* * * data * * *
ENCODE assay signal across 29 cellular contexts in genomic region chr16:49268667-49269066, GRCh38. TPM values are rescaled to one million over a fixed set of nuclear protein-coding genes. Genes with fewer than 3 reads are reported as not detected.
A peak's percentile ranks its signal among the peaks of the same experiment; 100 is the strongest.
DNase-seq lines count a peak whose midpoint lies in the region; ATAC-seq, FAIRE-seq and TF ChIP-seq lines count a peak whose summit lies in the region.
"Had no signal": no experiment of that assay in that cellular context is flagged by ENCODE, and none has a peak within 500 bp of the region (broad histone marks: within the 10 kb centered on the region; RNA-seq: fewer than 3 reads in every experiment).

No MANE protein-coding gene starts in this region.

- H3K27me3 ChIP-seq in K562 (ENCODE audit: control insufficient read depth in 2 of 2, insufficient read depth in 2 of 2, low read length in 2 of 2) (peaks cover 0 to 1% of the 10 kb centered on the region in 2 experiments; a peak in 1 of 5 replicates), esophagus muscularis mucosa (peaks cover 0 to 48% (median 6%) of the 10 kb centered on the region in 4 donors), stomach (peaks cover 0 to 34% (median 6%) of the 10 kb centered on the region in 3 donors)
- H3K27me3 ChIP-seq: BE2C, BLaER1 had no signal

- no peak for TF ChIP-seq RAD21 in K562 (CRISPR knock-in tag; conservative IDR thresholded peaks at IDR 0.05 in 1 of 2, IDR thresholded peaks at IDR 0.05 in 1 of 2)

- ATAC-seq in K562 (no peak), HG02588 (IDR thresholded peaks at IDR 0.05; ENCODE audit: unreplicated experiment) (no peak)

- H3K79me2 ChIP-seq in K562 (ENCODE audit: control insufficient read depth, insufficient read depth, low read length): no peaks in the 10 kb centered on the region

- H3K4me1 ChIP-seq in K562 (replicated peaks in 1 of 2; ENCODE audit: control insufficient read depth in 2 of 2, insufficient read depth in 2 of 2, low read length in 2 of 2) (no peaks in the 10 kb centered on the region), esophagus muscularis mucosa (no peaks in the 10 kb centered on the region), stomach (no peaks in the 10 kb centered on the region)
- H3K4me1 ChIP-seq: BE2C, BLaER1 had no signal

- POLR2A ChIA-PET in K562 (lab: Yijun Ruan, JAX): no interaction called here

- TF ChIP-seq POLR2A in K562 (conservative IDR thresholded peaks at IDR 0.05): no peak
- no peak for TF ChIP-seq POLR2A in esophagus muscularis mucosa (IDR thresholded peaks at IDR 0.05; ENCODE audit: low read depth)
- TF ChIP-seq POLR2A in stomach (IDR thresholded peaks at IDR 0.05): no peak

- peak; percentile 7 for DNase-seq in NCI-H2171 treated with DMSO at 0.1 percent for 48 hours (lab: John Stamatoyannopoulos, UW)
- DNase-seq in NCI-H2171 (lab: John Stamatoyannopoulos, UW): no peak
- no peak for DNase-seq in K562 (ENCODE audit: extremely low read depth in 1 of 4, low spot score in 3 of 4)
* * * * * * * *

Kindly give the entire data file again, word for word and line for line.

ENCODE assay signal across 29 cellular contexts in genomic region chr16:49268667-49269066, GRCh38. TPM values are rescaled to one million over a fixed set of nuclear protein-coding genes. Genes with fewer than 3 reads are reported as not detected.
A peak's percentile ranks its signal among the peaks of the same experiment; 100 is the strongest.
DNase-seq lines count a peak whose midpoint lies in the region; ATAC-seq, FAIRE-seq and TF ChIP-seq lines count a peak whose summit lies in the region.
"Had no signal": no experiment of that assay in that cellular context is flagged by ENCODE, and none has a peak within 500 bp of the region (broad histone marks: within the 10 kb centered on the region; RNA-seq: fewer than 3 reads in every experiment).

No MANE protein-coding gene starts in this region.

- H3K27me3 ChIP-seq in K562 (ENCODE audit: control insufficient read depth in 2 of 2, insufficient read depth in 2 of 2, low read length in 2 of 2) (peaks cover 0 to 1% of the 10 kb centered on the region in 2 experiments; a peak in 1 of 5 replicates), esophagus muscularis mucosa (peaks cover 0 to 48% (median 6%) of the 10 kb centered on the region in 4 donors), stomach (peaks cover 0 to 34% (median 6%) of the 10 kb centered on the region in 3 donors)
- H3K27me3 ChIP-seq: BE2C, BLaER1 had no signal

- no peak for TF ChIP-seq RAD21 in K562 (CRISPR knock-in tag; conservative IDR thresholded peaks at IDR 0.05 in 1 of 2, IDR thresholded peaks at IDR 0.05 in 1 of 2)

- ATAC-seq in K562 (no peak), HG02588 (IDR thresholded peaks at IDR 0.05; ENCODE audit: unreplicated experiment) (no peak)

- H3K79me2 ChIP-seq in K562 (ENCODE audit: control insufficient read depth, insufficient read depth, low read length): no peaks in the 10 kb centered on the region

- H3K4me1 ChIP-seq in K562 (replicated peaks in 1 of 2; ENCODE audit: control insufficient read depth in 2 of 2, insufficient read depth in 2 of 2, low read length in 2 of 2) (no peaks in the 10 kb centered on the region), esophagus muscularis mucosa (no peaks in the 10 kb centered on the region), stomach (no peaks in the 10 kb centered on the region)
- H3K4me1 ChIP-seq: BE2C, BLaER1 had no signal

- POLR2A ChIA-PET in K562 (lab: Yijun Ruan, JAX): no interaction called here

- TF ChIP-seq POLR2A in K562 (conservative IDR thresholded peaks at IDR 0.05): no peak
- no peak for TF ChIP-seq POLR2A in esophagus muscularis mucosa (IDR thresholded peaks at IDR 0.05; ENCODE audit: low read depth)
- TF ChIP-seq POLR2A in stomach (IDR thresholded peaks at IDR 0.05): no peak

- peak; percentile 7 for DNase-seq in NCI-H2171 treated with DMSO at 0.1 percent for 48 hours (lab: John Stamatoyannopoulos, UW)
- DNase-seq in NCI-H2171 (lab: John Stamatoyannopoulos, UW): no peak
- no peak for DNase-seq in K562 (ENCODE audit: extremely low read depth in 1 of 4, low spot score in 3 of 4)